Amtrak Under Pressure to Add Service.
As noted in my post of two days ago, several different constituencies continue to press Amtrak to upgrade the Cardinal from a three-day-a-week schedule to daily service. And, indeed, an increase in frequency like that would be enthusiastically welcomed by people all along the Cardinal’s route, not to mention those of us who have tried and failed to work the Cardinal into a cross-country rail itinerary … failed because we couldn’t coordinate the inconvenient three-day schedule with the rest of our schedules.
But pressure is also being applied to Amtrak elsewhere in the country.
With some financial help from Rail Passengers Association (RPA)*, a full time executive director is being hired to run All Aboard Arizona. That organization has been re-energized and is vigorously pressing ahead on two related issues.
First, they are renewing the effort to have Amtrak increase Sunset Limited schedule between Los Angeles and New Orleans from three days a week to a daily train. As with the Cardinal, the three-day-a-week service makes it difficult to include this train in a rail itinerary.
But the Arizona folks have a second issue: they want the Sunset Limited to once again stop in downtown Phoenix instead of at Maricopa, almost 50 miles away. Passengers with a Phoenix destination must endure a 90-minute bus ride after leaving the comfort of the train in Maricopa. For heaven’s sake, what a half-assed way to travel to and from a major U.S. city . . . and a state capital to boot!
Farther east and still pending is the restoration and upgrading of passenger service between New Orleans and Orlando, Florida. That was part of the Sunset Limited’s route until portions of the track were wiped out by Hurricane Katrina in 2005. There are three possible fixes to that situation, but the most probable appears to be extending the City of New Orleans and turning that train into a Chicago-New Orleans-Orlando service. Daily service, by the way.
Amtrak? The ball is in your court! Are you going to undertake one or more of these proposals? And if not, why not?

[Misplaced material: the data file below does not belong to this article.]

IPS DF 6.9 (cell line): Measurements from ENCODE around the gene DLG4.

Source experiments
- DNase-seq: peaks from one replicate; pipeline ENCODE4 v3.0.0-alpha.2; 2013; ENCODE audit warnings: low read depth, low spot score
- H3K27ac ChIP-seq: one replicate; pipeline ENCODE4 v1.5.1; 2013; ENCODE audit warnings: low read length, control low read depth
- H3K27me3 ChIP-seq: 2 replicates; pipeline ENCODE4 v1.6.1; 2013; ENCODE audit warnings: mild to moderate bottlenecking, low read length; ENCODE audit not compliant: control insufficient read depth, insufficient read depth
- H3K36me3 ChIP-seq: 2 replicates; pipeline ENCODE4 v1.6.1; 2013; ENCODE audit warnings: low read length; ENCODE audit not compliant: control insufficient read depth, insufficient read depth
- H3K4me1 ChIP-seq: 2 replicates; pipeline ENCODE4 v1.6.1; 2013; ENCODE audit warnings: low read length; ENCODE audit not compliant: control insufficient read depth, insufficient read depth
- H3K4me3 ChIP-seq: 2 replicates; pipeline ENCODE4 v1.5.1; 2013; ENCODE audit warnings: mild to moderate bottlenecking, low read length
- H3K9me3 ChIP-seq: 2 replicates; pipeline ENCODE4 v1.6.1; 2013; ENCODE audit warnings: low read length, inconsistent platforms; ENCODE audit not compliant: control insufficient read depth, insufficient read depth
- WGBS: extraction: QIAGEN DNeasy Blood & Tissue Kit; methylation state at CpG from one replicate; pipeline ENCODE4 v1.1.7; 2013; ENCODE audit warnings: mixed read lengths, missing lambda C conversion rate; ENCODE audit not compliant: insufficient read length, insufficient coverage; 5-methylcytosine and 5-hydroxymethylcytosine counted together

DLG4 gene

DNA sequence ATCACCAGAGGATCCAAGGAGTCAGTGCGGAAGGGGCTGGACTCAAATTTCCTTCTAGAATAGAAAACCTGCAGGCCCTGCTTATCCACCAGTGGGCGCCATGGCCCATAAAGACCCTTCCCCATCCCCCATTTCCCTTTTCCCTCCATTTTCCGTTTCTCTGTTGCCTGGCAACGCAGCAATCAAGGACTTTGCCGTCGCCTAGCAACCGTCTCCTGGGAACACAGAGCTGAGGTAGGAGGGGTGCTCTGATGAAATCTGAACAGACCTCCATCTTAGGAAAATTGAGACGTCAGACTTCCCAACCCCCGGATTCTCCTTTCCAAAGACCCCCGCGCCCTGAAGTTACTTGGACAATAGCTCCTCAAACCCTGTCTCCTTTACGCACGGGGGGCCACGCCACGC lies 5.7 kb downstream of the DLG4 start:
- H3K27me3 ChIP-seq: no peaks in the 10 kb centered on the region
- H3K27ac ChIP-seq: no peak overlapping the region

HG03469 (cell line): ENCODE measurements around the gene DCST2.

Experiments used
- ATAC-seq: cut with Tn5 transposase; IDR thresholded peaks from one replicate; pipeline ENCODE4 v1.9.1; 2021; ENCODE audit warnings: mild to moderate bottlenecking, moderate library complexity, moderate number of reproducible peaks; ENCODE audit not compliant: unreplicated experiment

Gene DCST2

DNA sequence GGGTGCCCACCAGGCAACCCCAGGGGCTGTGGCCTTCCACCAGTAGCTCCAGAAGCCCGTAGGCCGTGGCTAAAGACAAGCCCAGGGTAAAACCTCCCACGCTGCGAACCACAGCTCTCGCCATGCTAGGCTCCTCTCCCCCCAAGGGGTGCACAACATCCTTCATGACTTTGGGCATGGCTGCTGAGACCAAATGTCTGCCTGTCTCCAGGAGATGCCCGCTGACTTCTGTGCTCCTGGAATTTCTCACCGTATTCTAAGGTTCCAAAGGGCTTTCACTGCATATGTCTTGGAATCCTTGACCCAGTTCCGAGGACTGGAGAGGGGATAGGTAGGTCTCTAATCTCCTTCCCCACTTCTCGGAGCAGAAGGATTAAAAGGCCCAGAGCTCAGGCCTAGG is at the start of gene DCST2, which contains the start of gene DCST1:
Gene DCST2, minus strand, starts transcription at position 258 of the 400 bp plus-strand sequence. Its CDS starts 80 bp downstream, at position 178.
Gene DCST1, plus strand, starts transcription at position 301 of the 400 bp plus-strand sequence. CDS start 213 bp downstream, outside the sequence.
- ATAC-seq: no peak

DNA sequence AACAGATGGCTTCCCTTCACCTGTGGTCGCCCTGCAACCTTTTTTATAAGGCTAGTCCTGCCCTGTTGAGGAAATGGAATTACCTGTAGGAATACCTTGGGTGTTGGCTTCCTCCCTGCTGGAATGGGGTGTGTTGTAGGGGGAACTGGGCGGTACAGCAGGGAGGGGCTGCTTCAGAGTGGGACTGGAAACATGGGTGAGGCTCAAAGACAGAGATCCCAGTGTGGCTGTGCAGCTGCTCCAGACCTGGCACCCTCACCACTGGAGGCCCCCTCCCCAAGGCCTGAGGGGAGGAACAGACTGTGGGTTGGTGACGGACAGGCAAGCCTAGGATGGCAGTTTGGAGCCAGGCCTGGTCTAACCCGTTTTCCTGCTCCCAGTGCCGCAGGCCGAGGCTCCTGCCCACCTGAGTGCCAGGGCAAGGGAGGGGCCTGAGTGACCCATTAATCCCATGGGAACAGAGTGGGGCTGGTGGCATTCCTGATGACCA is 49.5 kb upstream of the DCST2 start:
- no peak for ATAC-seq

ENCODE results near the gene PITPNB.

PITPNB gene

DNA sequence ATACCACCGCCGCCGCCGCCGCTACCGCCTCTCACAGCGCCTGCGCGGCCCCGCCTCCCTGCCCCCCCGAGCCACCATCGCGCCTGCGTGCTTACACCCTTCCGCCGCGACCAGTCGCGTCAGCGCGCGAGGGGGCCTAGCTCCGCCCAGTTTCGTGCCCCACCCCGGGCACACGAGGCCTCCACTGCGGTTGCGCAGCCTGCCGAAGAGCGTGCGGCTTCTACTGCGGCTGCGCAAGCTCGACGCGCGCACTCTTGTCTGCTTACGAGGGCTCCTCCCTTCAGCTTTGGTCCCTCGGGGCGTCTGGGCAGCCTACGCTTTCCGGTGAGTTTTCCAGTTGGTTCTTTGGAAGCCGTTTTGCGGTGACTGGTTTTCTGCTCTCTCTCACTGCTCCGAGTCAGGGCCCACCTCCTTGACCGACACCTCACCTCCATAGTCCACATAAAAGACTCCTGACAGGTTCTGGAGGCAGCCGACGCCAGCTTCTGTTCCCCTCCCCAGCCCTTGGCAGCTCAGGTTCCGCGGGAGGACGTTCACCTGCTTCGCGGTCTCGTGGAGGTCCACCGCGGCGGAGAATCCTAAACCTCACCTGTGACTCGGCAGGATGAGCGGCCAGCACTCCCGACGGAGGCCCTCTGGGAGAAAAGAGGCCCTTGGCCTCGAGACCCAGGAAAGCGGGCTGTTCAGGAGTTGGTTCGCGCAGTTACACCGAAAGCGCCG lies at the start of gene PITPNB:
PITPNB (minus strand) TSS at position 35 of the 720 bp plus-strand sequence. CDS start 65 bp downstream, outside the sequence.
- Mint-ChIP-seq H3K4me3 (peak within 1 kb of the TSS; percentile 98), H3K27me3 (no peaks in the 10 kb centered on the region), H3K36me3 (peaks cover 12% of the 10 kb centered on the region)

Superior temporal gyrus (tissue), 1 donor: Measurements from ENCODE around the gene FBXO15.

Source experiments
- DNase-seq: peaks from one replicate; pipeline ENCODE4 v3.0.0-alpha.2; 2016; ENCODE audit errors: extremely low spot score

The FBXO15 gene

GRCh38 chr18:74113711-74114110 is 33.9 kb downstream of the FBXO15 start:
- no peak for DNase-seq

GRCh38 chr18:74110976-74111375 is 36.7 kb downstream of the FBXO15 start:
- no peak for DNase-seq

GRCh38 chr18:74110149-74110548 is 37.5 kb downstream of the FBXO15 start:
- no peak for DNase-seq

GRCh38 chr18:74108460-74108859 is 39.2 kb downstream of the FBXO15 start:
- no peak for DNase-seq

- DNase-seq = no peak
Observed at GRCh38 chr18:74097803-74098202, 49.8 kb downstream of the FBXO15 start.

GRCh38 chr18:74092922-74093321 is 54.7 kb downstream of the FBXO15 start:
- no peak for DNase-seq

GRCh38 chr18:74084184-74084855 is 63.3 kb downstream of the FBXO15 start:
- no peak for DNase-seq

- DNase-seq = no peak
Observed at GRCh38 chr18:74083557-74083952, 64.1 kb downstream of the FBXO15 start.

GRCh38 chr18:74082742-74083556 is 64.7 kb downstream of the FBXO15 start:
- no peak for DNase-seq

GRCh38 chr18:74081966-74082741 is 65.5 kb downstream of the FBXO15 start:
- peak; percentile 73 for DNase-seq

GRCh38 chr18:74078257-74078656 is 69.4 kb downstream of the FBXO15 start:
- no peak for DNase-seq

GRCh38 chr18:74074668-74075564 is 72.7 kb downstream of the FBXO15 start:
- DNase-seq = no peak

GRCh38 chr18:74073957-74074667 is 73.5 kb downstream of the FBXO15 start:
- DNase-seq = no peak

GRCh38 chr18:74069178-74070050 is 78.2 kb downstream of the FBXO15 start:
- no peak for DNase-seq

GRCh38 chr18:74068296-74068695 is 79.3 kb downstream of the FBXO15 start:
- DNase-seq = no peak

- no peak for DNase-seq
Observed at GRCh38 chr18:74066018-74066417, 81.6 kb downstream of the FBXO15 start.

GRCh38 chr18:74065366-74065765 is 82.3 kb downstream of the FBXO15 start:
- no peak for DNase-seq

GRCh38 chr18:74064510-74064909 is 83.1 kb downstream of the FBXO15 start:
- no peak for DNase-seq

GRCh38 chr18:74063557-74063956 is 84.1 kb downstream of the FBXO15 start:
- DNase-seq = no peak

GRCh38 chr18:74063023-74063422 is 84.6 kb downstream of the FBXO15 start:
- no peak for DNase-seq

*Name of organization is transitioning from National Association of Railroad Passengers.
Prior to Katrina, I’d taken Amtrak from Fargo, ND to Tallahassee a number of times. I’ve ridden the Cardinal a number of times from D.C. to Chicago, adjusting my schedule to the 3-day per week service.
I’ve written letters to Amtrak encouraging reinstatement of service to destinations east of New Orleans and to provide daily service of the Cardinal and to upgrade it’s dining car service.
However,I have not read of any “outcry” or strong (or visible) support to provide this service from NARP or other passenger rail advocates (am I not “tuned in”?}.
Amtrak published their P.R.I.I.A. Section 226, Gulf Coast Service Plan, dated July 16, 2009. Apparently, no action or results to date . . . and it’s November 2017. What year was Katrina?
Prior Amtrak management has done everything it could to discourage the progress and improvement of long distance passenger rail.
Your articles and info are great, Jim. Keep ’em coming!
Thanks for the note. NARP has been very vocal in support of restoring the New Orleans-Florida service. Our President/CEO, Jim Mathews rode the special train with other dignitaries and NARP organized crowds at each station along the route to welcome the special train. Here’s a link I think you’ll find interesting and reassuring: http://thehill.com/opinion/finance/354136-gutting-amtrak-would-hurt-flyover-states-most